When Pete Harvey was spotted on the train to Perth a few weeks ago surrounded by pages of music manuscript, he looked every inch a genius at work. As it was, the composer, arranger and Zelig-like presence with some of Edinburgh’s most enticing off-kilter bands was proof-reading the score for choreographer Christopher Hampson’s Scottish Ballet production of The Snow Queen, which has just opened in Glasgow following its five-star run in Edinburgh last month. Dates in Aberdeen, Inverness and Newcastle follow.
As copyist and music setter on the production, Harvey had the herculean task of copying Rimsky-Korsakov’s music into an orchestral conductor's score, then making a set of individual instrumental parts for each of more than seventy players in the orchestra.
This sounds a far cry from Harvey’s tenure as cellist with chamber pop ensemble Modern Studies and both the Dan Mutch and Paul Vickers fronted versions of The Leg. Harvey also plays live with Withered Hand and recently toured with Kristin Hersh. In the studio, Harvey has recorded string arrangements for albums by Lomond Campbell and Andrew Wasylyk, as well as King Creosote’s soundtrack for Virginia Heath’s film, From Scotland with Love. There has been recent work too with Deacon Blue and Emma Pollock, as well as co-leading the classically inclined Rose Street Quartet. With all this activity, perhaps it’s no wonder Harvey was so ensconced in his work on the train.
“I was coming back from a session doing some cello for another dance project actually,” he says. “Ben Chatwin’s commission for The Shadow by Company Chameleon. But it was the day before submission for The Snow Queen as well, so I was pretty distracted.”
For the Snow Queen, Scottish Ballet would send Harvey various sections of different editions of Rimsky-Korsakov’s opera that had been edited to make the narrative work in a ballet format.
“The primary concern is to produce something which is as clear and error-free as possible for the conductor and orchestra to work from,” says Harvey, “and which minimises queries, corrections or technical difficulties during rehearsal once the orchestra are sat in front of it. But there is inevitably a race to the finish as the choreography changes day by day, and so the music is subject to swift edits as the run and orchestral rehearsals approach. This used to be the stressful bit of a project like this, but now I find it kinda’ fun. It’s nice knowing that you’re pretty much the only person in the world at that point who knows the technicalities of the score well enough to do it on the hoof and fast enough to keep up.”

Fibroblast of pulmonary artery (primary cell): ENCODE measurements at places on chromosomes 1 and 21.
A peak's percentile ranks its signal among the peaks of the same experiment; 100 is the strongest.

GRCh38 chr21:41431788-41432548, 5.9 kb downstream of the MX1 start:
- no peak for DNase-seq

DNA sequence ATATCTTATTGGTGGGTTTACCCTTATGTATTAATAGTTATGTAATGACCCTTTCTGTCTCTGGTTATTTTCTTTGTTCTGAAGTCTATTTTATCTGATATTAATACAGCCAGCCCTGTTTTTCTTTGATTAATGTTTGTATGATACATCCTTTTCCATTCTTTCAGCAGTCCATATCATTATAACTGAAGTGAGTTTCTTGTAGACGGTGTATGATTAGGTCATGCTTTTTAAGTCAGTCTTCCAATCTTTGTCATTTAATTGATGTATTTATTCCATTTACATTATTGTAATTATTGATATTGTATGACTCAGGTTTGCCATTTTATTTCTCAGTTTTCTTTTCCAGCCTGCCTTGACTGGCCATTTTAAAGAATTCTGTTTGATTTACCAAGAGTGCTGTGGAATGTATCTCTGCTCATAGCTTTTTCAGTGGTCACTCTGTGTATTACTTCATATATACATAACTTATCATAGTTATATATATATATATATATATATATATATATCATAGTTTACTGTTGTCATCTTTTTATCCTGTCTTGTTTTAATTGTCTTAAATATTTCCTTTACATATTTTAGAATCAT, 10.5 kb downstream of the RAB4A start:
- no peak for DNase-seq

Harvey’s early exposure to music while growing up in Darlington included Doris Day, MGM musicals, Rush and Magnum.
“I think I saw a pal playing the cello on TV when I was about seven, and thought it would be a route to superstardom, so I took it up too.”
Harvey studied music at Edinburgh University, and ended up playing strings on a record by Dan Mutch’s first band, Khaya, which was being released on Ed Pybus’ newly set up SL record label
“I was totally green, with no idea how all that stuff worked, and I ended up joining the band and going on a variety of eye-opening, popping and watering adventures.”
This ran parallel with the Rose Street Quartet.
“From early on I did a lot of string arrangements for the group, whilst also getting absorbed by orchestration, counterpoint and harmony at uni, so that laid all the foundations.”
Harvey was recommended to then director of Edinburgh International Festival Jonathan Mills, who was reworking the score of his opera, The Eternity Man, for a film version by Julian Temple.
“I’d never worked on anything on quite such a scale before,” Harvey admits, “but I didn’t tell anyone else that and assured all involved that I knew what I was doing and that I was the exact right person for the job.”
This led ultimately to Scottish Ballet, working on Alice by Robert Moran in 2010. More recently, Harvey worked with Peter Salem on what he describes as “a profoundly affecting” production of The Crucible. He is currently working with Salem again on a production of Frida, a new piece based on the life of Frida Kahlo, for Dutch National Ballet.
A major turning point for Harvey came when he set up his own Pumpkinfield recording studio near Perth.
“Primarily I just wanted to be able to keep doing what I was doing,” he says, “but with less physical effort, playing music with all my pals, and writing and recording string arrangements. We ended up finding a place and converting a big chunk of it into what is now Pumpkinfield. I can record chamber ensembles and bands, but it’s not so big as to be a financial burden when it isn’t running to full capacity or when I’m going through periods of writing or working on my own. Obviously, if I hit the big time I’ll move into the disused church down the road that I’ve had my eye on for a while.”
The ultimate aim for Harvey is simple.
“Keep hanging out with folk I love whilst making good music. I’ve got a musical in me, but right now, the best thing is that The Snow Queen is on stage and all those invaluable jobs which nobody has any idea exist are all complete and have come together to make a spectacular show.”
Scottish Ballet’s production of The Snow Queen runs at Theatre Royal, Glasgow until January 18; His Majesty’s Theatre, Aberdeen, January 22-25; Eden Court, Inverness, January 29-February 1; Theatre Royal, Newcastle, February 12-15.
The Herald, January 4th 2020